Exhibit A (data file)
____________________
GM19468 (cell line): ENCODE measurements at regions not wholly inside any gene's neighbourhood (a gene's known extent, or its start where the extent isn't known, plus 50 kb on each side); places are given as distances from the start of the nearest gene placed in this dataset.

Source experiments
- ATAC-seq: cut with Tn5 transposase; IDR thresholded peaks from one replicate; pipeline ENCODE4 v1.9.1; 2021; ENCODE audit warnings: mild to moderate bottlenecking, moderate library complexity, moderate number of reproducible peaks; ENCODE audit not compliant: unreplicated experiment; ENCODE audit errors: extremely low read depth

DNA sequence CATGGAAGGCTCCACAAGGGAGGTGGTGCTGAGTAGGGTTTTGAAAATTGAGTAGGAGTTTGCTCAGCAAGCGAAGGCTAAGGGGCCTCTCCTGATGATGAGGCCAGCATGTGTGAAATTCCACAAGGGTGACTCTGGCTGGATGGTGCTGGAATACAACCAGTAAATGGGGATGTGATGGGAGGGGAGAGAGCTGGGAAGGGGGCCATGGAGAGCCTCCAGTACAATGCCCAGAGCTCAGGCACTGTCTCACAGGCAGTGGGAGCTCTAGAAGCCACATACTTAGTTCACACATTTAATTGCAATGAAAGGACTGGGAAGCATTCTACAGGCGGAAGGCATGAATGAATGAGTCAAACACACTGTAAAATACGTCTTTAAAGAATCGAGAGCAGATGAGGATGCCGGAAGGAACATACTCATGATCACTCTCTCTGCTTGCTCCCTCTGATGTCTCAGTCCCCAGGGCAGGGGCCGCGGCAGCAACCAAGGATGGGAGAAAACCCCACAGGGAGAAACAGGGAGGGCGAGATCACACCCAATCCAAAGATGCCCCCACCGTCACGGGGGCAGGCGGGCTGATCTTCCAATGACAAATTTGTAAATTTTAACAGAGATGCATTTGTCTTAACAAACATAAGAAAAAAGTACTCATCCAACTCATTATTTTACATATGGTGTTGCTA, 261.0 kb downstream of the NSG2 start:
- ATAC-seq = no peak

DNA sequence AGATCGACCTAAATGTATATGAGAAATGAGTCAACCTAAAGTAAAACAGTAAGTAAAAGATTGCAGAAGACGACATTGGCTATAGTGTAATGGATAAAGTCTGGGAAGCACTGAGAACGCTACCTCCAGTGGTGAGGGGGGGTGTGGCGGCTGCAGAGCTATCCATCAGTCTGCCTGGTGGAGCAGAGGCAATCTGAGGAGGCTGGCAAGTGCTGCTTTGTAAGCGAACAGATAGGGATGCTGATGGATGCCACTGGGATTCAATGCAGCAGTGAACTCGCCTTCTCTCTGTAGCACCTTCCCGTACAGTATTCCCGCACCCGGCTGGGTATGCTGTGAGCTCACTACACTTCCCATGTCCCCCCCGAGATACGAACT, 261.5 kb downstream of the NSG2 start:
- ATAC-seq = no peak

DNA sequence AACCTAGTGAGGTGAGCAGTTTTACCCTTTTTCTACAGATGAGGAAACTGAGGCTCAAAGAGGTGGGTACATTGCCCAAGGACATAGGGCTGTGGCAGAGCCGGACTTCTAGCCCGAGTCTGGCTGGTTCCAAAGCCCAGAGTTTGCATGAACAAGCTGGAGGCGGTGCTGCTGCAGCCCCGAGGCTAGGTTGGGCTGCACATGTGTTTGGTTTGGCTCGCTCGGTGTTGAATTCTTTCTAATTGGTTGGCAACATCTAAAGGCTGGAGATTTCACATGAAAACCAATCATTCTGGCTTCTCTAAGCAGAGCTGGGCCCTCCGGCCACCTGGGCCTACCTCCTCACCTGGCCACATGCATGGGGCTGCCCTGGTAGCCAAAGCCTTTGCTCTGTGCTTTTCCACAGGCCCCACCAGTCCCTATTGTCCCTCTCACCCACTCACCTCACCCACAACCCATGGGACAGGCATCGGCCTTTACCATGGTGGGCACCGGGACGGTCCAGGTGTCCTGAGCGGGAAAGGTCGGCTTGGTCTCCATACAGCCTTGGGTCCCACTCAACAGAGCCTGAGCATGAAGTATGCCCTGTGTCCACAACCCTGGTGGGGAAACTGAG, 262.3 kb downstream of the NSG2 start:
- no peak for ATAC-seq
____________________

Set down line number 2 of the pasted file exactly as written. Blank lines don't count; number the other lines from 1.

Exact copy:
Source experiments